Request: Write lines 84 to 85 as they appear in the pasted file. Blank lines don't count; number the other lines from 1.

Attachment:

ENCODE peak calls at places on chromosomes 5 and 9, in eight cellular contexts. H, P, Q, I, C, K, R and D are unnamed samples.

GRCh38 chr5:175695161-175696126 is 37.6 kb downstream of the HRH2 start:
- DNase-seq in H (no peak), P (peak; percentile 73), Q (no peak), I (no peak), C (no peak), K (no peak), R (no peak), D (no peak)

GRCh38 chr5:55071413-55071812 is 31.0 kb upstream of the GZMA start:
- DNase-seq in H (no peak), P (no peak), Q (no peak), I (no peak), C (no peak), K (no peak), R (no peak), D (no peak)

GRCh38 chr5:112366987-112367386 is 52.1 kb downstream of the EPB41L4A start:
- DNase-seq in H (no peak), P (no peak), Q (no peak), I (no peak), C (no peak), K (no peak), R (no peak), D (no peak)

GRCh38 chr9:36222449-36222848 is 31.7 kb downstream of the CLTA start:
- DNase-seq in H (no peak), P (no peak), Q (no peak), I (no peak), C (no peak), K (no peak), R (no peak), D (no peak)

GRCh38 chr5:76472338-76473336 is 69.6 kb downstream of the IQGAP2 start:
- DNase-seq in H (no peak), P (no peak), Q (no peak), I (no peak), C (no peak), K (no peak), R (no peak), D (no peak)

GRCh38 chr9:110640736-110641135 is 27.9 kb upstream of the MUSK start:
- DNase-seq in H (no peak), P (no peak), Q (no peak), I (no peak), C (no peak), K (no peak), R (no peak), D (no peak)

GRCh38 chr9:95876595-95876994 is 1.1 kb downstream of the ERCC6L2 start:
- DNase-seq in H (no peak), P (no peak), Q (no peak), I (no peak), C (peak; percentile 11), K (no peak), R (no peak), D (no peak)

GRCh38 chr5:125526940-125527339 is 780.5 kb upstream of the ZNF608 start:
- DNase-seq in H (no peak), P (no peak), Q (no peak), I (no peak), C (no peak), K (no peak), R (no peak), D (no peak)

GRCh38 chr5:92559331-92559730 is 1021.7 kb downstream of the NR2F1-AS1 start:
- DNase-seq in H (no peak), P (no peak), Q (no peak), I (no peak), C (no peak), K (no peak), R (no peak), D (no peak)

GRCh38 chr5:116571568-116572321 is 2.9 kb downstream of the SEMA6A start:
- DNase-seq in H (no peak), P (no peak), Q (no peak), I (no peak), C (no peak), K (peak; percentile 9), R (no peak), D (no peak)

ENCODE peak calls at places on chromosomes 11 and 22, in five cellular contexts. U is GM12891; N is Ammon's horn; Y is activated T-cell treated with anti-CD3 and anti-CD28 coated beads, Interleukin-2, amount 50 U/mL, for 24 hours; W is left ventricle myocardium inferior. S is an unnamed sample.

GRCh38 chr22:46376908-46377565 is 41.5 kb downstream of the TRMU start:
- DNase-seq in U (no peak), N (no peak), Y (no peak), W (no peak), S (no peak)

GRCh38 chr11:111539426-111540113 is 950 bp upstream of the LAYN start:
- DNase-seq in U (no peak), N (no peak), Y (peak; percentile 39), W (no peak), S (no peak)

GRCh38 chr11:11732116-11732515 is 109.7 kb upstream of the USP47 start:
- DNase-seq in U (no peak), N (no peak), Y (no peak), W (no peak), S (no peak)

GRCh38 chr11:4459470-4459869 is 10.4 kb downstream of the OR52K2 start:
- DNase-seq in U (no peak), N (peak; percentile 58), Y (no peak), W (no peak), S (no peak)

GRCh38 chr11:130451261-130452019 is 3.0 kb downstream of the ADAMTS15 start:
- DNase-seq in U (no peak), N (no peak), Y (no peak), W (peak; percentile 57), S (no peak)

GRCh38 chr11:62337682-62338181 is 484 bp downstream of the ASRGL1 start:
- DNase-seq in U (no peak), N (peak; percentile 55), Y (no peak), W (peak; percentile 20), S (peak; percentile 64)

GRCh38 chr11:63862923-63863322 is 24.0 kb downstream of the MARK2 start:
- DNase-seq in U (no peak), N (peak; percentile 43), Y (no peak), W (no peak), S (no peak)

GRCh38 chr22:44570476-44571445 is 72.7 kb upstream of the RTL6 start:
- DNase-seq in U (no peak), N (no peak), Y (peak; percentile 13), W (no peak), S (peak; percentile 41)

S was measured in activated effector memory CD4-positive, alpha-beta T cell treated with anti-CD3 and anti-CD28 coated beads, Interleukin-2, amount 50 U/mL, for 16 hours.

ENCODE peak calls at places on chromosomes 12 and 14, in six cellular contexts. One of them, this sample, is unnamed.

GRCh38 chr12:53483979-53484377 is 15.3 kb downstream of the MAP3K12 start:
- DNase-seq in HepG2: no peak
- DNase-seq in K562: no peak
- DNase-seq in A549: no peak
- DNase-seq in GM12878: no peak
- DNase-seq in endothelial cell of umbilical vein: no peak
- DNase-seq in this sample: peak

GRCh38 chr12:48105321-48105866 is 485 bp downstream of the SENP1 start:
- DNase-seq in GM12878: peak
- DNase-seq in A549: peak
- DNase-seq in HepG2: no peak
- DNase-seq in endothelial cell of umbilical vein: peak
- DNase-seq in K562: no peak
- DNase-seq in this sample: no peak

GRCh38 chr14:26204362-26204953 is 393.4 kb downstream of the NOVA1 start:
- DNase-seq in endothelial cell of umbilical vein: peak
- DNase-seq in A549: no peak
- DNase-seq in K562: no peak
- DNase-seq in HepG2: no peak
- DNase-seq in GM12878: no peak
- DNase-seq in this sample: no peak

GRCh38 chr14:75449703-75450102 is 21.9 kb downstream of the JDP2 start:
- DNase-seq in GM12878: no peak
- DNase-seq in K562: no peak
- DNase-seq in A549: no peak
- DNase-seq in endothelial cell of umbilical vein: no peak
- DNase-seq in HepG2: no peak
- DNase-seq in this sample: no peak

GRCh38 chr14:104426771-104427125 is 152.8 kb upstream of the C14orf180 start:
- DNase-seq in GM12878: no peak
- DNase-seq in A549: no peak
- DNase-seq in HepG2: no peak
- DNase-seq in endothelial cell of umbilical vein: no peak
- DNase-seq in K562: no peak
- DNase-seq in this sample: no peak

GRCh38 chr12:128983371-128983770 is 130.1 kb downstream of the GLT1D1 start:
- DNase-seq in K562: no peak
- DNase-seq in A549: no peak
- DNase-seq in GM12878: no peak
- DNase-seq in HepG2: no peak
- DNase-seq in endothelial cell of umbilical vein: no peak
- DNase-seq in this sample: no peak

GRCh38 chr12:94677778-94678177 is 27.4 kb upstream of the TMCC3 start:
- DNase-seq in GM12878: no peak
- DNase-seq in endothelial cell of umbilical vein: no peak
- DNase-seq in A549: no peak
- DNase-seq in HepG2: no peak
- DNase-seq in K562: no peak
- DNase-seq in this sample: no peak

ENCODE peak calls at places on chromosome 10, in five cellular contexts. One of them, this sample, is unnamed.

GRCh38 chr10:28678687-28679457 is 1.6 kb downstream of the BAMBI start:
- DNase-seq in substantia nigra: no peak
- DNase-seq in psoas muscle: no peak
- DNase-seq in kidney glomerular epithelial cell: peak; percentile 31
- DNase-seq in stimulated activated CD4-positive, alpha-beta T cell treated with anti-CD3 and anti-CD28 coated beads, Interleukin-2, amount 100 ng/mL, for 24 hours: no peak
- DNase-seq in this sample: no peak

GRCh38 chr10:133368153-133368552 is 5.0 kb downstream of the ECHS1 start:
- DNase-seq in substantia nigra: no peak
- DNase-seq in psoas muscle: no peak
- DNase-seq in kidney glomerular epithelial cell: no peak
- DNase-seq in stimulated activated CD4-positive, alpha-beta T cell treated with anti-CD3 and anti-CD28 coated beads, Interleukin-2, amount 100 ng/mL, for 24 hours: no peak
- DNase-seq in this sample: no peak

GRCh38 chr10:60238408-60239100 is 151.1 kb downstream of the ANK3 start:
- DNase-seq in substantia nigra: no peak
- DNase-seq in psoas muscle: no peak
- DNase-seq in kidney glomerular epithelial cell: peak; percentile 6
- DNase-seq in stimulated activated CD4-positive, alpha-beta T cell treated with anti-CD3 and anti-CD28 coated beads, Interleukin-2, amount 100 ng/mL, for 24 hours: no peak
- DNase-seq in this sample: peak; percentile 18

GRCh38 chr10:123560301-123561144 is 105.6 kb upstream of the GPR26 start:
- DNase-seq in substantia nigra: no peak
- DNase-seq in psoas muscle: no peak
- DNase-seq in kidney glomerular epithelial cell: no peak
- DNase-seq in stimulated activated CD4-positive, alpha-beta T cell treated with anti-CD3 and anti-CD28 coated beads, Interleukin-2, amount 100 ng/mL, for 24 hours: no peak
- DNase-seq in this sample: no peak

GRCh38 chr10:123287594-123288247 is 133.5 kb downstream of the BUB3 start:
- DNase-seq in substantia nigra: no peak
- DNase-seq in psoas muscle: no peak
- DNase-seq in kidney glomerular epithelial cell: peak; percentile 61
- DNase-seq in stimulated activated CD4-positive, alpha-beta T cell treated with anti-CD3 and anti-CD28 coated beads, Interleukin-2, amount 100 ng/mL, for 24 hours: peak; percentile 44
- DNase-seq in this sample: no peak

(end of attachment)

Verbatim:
- DNase-seq in GM12878: no peak
- DNase-seq in endothelial cell of umbilical vein: no peak